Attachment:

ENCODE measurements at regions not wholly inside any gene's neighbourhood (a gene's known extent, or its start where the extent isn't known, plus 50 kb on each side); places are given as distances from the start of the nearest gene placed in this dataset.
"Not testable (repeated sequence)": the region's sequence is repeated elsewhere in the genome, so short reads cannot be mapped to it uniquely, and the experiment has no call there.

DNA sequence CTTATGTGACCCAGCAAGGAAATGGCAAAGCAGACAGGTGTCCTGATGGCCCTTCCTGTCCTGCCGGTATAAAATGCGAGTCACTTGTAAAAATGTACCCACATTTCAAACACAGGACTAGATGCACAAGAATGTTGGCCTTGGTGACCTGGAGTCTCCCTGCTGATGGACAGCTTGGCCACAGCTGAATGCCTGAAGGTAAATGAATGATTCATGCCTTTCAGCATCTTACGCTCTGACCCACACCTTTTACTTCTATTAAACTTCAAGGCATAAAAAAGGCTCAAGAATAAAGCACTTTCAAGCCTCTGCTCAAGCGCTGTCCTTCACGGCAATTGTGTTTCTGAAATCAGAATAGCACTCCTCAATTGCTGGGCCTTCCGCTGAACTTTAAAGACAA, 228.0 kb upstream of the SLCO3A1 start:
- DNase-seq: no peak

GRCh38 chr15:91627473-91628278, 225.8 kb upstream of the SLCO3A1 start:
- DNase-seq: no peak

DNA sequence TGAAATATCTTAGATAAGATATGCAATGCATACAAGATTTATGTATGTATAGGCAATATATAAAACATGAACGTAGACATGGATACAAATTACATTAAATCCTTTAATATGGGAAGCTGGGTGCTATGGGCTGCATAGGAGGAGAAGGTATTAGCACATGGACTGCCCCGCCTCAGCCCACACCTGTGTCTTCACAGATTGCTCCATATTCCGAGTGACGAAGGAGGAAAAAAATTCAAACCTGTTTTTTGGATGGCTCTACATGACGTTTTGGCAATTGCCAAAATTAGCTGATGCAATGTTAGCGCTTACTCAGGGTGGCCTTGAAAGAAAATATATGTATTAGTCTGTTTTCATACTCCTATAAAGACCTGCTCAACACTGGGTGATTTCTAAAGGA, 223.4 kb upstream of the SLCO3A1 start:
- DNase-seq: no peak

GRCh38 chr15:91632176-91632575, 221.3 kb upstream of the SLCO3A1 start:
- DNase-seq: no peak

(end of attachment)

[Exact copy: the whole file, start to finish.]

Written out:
ENCODE measurements at regions not wholly inside any gene's neighbourhood (a gene's known extent, or its start where the extent isn't known, plus 50 kb on each side); places are given as distances from the start of the nearest gene placed in this dataset.
"Not testable (repeated sequence)": the region's sequence is repeated elsewhere in the genome, so short reads cannot be mapped to it uniquely, and the experiment has no call there.

DNA sequence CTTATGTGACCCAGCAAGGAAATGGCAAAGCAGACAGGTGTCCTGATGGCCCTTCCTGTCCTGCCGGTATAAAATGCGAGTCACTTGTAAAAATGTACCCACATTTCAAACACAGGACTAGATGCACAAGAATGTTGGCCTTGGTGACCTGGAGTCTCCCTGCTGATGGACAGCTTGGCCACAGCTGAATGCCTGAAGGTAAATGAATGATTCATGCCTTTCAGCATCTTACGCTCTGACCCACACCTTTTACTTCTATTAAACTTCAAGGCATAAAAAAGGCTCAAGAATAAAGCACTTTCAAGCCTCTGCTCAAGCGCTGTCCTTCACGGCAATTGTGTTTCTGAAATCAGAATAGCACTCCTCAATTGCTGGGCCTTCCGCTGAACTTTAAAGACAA, 228.0 kb upstream of the SLCO3A1 start:
- DNase-seq: no peak

GRCh38 chr15:91627473-91628278, 225.8 kb upstream of the SLCO3A1 start:
- DNase-seq: no peak

DNA sequence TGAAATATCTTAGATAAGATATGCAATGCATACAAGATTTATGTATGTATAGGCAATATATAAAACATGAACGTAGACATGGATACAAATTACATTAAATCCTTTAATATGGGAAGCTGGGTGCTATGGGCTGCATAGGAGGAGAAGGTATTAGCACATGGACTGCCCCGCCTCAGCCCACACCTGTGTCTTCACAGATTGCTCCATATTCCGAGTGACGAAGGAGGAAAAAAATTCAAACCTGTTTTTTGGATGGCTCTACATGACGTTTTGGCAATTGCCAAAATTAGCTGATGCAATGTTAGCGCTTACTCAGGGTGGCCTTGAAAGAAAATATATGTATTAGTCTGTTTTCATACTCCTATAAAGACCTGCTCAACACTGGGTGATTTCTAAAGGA, 223.4 kb upstream of the SLCO3A1 start:
- DNase-seq: no peak

GRCh38 chr15:91632176-91632575, 221.3 kb upstream of the SLCO3A1 start:
- DNase-seq: no peak